Alyssa Schukar/Associated Press
Alyssa Schukar/Associated Press
Kansas cattleman Ken Grecian sold 20 pairs of cows and calves a few weeks after drought had sucked his pastures dry and no rain was in the forecast. He sold 20 more pairs earlier this month.
Grecian spent years meticulously breeding his cows to improve the genetics in each generation, but with Kansas in one of the worst droughts seen in decades, he’s struggling to find enough grazing to feed 300 cows, plus their calves. He hopes to get by with selling only a quarter of his herd, but there are no guarantees with the drought expected to linger through October.
Other cattlemen throughout the middle and western part of the country also are selling animals they can’t graze or afford to buy feed for. Beef from the animals now flooding livestock auctions will start showing up in grocery stores in November and December, temporarily driving down meat prices. But then prices are expected to rise sharply by January in the wake of dwindling supplies and smaller livestock herds.
The number of cattle in the U.S. has been dropping for years, but the pace picked up last year when ranchers in Texas, the nation’s top beef producer, sold a massive number of animals amid a severe drought in the Southwest. Farmers in Nebraska, Montana, Wyoming and the Dakotas bought some of those cows, however, so nationwide, the loss wasn’t as great as it could have been. This year, virtually no one is expanding herds.
“The drought was really bad in the Southern Plains last year, but the cattle industry was able nationally to absorb it because it wasn’t bad everywhere. This one is much more along the lines of bad everywhere, so the market implications are a lot larger and a lot more players in the industry are impacted by this,” said Glynn Tonsor, an agriculture economics professor at Kansas State University.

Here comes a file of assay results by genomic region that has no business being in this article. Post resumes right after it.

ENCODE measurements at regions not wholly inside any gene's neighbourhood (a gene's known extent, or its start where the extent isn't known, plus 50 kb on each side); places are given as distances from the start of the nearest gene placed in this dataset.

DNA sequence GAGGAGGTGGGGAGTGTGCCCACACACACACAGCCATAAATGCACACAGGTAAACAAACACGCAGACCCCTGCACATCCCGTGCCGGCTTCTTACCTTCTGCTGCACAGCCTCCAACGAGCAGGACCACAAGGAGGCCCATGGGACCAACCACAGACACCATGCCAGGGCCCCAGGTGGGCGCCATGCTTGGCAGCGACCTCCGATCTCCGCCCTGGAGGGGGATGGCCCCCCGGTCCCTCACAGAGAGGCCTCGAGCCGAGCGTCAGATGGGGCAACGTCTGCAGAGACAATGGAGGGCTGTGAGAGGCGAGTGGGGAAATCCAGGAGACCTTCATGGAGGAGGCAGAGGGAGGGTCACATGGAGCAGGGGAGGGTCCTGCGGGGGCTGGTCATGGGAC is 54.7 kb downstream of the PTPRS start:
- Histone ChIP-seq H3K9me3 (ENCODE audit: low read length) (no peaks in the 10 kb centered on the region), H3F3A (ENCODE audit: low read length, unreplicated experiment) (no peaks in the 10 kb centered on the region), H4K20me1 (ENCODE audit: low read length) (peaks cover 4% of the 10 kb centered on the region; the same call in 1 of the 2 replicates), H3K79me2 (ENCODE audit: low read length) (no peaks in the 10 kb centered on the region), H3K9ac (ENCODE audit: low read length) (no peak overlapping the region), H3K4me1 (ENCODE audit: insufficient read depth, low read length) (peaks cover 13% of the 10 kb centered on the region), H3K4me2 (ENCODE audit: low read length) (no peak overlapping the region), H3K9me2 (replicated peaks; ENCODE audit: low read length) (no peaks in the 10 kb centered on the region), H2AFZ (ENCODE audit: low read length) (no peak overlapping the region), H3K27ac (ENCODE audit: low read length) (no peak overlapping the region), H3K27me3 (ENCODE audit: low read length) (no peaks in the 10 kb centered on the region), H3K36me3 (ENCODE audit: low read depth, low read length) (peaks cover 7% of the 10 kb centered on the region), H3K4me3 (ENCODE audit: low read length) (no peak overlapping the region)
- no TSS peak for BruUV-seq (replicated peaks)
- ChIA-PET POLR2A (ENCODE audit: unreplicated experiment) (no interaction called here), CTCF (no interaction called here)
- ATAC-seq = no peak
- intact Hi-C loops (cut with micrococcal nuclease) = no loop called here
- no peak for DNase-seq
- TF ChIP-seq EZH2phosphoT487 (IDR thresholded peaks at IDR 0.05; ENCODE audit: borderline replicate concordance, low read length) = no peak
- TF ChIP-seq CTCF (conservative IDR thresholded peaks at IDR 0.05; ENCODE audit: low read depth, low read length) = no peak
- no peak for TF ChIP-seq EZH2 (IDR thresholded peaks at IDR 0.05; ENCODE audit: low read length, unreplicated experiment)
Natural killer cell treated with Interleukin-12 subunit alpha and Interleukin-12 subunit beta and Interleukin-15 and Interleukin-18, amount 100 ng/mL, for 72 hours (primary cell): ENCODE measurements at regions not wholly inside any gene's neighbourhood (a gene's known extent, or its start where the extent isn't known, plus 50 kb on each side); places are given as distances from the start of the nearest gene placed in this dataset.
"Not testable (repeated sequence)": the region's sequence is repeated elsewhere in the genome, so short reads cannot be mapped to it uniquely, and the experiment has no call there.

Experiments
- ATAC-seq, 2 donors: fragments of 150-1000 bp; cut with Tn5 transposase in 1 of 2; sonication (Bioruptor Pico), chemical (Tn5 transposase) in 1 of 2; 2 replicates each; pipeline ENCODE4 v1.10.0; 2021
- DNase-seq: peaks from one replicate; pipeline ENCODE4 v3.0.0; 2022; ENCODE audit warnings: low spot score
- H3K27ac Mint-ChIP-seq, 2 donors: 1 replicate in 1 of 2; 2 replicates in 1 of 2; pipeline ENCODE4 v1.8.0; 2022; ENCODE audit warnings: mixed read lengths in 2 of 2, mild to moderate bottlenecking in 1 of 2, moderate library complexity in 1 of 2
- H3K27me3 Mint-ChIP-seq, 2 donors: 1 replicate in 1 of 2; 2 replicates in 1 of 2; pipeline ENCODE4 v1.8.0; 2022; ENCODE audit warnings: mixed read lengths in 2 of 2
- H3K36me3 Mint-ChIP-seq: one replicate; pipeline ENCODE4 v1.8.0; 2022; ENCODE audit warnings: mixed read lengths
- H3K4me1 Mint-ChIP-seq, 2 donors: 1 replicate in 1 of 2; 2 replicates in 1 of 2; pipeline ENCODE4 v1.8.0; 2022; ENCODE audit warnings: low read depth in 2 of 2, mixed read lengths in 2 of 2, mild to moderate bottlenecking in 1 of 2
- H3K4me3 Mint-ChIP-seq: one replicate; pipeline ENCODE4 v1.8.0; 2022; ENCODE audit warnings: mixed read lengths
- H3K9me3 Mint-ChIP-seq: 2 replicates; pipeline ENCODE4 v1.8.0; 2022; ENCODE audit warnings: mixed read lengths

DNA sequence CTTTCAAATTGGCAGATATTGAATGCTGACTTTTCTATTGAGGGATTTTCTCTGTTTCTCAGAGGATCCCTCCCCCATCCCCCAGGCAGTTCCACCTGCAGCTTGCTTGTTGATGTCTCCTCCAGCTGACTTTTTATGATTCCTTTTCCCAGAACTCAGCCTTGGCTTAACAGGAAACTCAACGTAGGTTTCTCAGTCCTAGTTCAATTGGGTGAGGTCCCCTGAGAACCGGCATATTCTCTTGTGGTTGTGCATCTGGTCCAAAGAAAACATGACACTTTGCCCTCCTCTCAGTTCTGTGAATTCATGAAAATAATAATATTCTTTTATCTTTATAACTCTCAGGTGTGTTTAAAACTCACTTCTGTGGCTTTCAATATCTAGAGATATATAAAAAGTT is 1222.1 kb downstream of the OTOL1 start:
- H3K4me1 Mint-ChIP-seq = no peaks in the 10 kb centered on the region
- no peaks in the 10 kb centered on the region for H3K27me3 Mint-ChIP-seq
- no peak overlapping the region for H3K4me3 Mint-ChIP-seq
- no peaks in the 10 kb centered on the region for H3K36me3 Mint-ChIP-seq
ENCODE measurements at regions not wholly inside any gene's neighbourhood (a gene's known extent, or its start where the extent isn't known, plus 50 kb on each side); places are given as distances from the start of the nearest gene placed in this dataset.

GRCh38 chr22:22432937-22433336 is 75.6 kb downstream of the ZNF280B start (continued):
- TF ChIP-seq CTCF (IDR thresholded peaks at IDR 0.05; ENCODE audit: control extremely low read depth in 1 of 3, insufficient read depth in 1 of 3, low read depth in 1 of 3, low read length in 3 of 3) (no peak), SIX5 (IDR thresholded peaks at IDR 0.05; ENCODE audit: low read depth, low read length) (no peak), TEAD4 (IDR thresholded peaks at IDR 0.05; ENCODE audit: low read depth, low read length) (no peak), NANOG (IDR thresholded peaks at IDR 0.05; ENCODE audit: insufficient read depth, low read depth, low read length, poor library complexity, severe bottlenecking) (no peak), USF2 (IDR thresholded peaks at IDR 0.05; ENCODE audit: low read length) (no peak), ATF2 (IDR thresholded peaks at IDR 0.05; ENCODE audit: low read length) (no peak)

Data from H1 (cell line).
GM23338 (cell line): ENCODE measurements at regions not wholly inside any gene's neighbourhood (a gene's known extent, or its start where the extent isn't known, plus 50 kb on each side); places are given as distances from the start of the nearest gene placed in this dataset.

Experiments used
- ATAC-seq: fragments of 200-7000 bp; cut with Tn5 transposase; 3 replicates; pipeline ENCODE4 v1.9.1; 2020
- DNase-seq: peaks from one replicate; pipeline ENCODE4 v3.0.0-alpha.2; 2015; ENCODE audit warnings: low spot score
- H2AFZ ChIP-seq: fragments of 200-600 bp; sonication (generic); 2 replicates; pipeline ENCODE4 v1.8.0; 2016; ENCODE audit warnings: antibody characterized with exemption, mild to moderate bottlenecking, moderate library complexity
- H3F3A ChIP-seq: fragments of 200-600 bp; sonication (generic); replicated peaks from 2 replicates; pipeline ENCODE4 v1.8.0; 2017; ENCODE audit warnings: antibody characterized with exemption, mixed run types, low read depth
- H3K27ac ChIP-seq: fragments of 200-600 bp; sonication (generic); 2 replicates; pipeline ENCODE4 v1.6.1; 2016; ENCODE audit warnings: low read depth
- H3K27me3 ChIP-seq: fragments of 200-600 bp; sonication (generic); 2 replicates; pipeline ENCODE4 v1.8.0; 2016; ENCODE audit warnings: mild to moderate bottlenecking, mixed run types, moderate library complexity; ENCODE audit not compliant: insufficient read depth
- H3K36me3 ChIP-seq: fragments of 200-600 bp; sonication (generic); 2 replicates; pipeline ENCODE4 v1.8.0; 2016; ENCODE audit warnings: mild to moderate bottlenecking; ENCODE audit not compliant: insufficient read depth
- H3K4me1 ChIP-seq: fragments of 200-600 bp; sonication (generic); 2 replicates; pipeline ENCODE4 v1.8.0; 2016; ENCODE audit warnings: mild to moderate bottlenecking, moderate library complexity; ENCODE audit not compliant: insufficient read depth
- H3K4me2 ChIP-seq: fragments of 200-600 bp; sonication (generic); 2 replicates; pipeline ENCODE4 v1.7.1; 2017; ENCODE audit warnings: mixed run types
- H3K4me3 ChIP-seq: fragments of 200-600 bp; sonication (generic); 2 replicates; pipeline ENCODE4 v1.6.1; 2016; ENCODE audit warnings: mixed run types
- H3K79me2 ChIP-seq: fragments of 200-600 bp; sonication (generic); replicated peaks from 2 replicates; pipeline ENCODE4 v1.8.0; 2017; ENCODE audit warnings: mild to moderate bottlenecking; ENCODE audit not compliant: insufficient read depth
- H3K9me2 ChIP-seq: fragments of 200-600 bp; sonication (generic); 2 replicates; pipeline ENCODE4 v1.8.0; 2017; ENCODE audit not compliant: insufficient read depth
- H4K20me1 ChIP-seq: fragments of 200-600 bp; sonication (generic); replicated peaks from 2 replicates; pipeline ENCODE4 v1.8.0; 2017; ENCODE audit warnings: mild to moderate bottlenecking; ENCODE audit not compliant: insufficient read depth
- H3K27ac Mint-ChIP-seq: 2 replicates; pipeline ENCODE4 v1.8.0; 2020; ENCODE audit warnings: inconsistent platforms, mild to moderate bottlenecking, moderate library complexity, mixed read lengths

The U.S. Department of Agriculture reported Friday that the nation’s cattle inventory was the smallest since the agency began a July count in 1973. It estimates the size of the nation’s herd each January and July. The U.S. had 97.8 million head as of July 1, 2 percent less than a year ago.
It is likely to take the beef industry years to recover. Cows have a nine-month gestation period, and it can take up to two years after calves are born for them to grow big enough for slaughter. The time needed to repair drought-damaged pastures will extend that timetable because ranchers must have grass for grazing before they can add animals.
Grecian, 62, who farms northwest of Hays, said a local drought forced him to sell nearly 30 percent of his cattle in 2003. It took six years for him to rebuild once the drought ended. He did it by holding onto female calves and not selling them.
It’s possible, he said, to rebuild faster by buying animals, but that can be costly when few young, female cows are available, and farmers might not get the animals they want.
“It is our life, and we invest a lot of emotion and energy and money into developing a cow herd that is genetically what we want,” Grecian said. “When we are forced to liquidate, it is not an easy thing to do. It is pretty heart-wrenching sometimes, but is part of the business.”
John L. Mone/Associated Press